May 21, 2024

Voyage into Spectacular Travels

Unveiling Authentic Journeys

Qazvin sets sight on attracting global visitors with new tourism strategy

2 min read

TEHRAN – A marketing initiative aimed at drawing international visitors to Qazvin province is in progress for the very first time.

Qazvin’s director-general of Cultural Heritage, Tourism and Handicrafts announced a new initiative with an eye toward boosting inbound tourism through a focused marketing and advertising strategy.

Detailing the strategy, Alireza Khazaeli mentioned that exploiting capacities within the province is considered as the focal point of the initiative.

Regarding the forecasted timeline, the official outlined that arranging the plan is expected to come to an end up until the first half of a Persian calendar year.

“This marks the first time such a comprehensive approach is being implemented in the province,” Khazaeli noted.

The official further detailed the initiative, highlighting that the plan involves identifying target markets and designing promotional activities, featuring participation in international exhibitions and the creation of various advertising materials.

These efforts are part of a broader strategy to showcase Qazvin’s rich tourism potential to an international audience, according to the director-general.

“Recognizing and targeting key markets has been an ongoing priority,” Khazaeli said. “This new plan is designed to enhance our visibility and appeal to foreign tourists.”

Qazvin has seen a growing interest from international tourists, as evidenced during the recent Nowruz holidays when the region welcomed hundreds of visitors from European countries, China, Russia, the Persian Gulf region and East Asia, Khazaeli added.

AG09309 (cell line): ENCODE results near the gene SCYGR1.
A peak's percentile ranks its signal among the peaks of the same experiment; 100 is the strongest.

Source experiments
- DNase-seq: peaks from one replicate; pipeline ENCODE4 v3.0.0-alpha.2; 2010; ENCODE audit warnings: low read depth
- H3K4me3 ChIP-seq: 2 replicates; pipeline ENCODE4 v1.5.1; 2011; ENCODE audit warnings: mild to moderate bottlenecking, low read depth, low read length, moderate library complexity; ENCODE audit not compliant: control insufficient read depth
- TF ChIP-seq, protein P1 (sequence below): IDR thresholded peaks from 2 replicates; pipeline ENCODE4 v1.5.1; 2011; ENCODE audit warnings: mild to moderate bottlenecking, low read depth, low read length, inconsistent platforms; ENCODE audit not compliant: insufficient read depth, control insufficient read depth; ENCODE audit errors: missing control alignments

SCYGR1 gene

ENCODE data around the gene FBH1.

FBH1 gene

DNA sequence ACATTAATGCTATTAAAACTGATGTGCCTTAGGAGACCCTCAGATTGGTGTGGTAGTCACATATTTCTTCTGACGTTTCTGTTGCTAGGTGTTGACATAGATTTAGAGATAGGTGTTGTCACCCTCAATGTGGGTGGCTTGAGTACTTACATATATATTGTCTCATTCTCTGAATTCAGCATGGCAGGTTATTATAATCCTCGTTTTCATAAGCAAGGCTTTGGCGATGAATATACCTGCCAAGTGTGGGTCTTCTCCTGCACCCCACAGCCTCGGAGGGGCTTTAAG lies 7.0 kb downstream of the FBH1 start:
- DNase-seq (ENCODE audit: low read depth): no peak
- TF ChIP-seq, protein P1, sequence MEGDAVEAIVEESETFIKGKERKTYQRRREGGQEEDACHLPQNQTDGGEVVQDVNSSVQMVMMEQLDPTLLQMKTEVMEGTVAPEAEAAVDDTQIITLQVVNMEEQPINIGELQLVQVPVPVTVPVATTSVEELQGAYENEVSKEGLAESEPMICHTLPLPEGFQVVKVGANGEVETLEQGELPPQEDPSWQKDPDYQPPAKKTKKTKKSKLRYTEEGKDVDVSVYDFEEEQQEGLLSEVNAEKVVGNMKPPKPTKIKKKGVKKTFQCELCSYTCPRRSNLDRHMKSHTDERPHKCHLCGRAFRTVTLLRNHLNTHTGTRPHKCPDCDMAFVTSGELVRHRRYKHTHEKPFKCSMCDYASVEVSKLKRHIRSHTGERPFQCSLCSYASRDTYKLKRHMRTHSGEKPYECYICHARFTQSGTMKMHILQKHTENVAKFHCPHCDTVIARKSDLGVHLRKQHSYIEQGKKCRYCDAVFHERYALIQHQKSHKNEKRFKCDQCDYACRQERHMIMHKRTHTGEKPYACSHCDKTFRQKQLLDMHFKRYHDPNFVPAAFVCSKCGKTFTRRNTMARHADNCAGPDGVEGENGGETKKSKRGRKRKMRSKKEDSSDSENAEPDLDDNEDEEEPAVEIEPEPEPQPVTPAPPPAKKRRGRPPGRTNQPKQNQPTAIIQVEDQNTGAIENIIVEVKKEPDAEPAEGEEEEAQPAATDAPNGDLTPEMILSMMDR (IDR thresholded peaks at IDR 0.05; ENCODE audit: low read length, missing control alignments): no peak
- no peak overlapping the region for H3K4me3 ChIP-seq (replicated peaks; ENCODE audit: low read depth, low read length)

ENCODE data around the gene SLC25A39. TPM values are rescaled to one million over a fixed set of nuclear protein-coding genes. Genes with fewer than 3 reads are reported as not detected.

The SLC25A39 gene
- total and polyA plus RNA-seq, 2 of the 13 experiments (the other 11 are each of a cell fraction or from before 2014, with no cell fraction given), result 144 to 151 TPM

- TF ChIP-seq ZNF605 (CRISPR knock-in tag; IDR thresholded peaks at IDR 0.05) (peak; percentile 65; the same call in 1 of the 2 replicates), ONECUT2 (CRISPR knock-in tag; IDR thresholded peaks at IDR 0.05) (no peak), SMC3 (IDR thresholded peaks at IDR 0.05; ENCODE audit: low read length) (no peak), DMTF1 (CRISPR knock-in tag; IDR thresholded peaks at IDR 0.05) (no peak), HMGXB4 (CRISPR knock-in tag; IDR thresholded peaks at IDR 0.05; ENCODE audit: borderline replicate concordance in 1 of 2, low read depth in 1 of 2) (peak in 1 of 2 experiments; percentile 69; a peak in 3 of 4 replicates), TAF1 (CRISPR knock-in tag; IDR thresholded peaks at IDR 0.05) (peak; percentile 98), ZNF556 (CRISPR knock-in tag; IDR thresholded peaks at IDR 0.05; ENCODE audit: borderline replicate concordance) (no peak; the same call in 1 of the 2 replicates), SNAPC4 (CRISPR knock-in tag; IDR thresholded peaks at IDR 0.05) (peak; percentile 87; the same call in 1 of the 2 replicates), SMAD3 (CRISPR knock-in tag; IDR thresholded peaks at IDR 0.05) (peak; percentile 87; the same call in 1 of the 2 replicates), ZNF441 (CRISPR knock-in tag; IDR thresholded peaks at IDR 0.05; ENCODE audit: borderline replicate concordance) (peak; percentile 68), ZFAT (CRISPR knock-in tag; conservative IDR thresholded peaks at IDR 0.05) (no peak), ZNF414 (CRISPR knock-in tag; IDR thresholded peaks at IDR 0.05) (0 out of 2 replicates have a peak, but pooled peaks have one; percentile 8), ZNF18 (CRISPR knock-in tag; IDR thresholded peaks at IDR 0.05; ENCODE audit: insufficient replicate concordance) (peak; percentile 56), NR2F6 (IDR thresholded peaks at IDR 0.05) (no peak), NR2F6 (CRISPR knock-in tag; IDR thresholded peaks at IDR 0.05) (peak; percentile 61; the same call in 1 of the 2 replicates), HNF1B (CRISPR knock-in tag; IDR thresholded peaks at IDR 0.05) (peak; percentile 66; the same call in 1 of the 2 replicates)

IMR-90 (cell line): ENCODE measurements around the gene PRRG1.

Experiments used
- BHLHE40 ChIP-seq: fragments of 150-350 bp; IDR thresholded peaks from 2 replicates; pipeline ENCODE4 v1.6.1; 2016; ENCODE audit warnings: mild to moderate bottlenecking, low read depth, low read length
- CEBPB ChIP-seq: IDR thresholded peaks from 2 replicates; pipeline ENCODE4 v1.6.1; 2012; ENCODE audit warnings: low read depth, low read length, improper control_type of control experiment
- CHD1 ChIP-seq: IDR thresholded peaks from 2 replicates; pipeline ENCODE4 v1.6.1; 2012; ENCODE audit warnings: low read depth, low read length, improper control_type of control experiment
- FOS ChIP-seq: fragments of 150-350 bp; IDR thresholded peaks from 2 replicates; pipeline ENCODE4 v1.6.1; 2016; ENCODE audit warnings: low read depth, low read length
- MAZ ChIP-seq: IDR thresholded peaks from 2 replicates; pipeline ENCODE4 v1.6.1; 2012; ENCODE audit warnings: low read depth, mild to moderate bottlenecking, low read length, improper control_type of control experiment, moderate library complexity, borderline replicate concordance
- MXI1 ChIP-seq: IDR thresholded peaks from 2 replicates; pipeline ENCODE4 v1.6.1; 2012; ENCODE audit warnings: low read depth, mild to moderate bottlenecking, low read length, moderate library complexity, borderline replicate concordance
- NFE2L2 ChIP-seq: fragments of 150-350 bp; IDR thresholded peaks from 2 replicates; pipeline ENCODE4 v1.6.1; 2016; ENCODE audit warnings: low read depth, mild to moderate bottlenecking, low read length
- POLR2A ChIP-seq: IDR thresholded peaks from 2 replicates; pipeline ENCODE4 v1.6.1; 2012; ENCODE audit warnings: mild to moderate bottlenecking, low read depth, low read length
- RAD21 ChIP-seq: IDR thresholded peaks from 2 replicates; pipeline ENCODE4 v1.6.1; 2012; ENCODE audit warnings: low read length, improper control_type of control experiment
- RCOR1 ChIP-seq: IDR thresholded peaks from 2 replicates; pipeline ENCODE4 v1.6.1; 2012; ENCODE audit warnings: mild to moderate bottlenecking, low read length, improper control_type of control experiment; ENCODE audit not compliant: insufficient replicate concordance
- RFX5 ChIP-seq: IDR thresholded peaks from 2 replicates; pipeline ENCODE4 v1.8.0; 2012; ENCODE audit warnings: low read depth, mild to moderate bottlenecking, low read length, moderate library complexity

The province boasts 1,516 nationally registered natural and historical sites, positioning it as an attractive destination for cultural and historical tourism.

Home to 845 inhabited villages, the Qazvin region was once the capital of the mighty Persian Empire, under Safavids, from 1548 to 98. Moreover, the province is a major tourist destination with a wonderfully restored caravanserai-turned-arts precinct, some quirky museums, and a handful of decent eating options. For most travelers, Qazvin is also primarily the staging point for excursions to the famous castle of the Assassins and trekking in the sensational Alamut Valley.

Also known as the castle of the Assassins, the 12th-century Alamut castle is nestled on top of a peak. It was once a shelter for the followers of Hasan-e Sabbah (1070–1124) who was a spiritual leader of an Islamic sect. In the early 1930s, British-Italian explorer and travel writer Freya Stark described her exploration of the place in her book “The Valleys of the Assassins.”

Qazvin is also home to one of the biggest roofed caravanserais in the country, Sa’d-al Saltaneh caravanserai. Dating back to the Qajar era, it’s a place for discovering tens of Hojreh shops, cafes, yards, and a stunning mosque. It’s a place for visitors who want to experience the culture, cuisine, and hospitality of Iran.

 As claimed by provincial officials, with this new marketing strategy, Qazvin aims to significantly increase its share of international tourists, enhancing its global reputation as a must-visit location in Iran.

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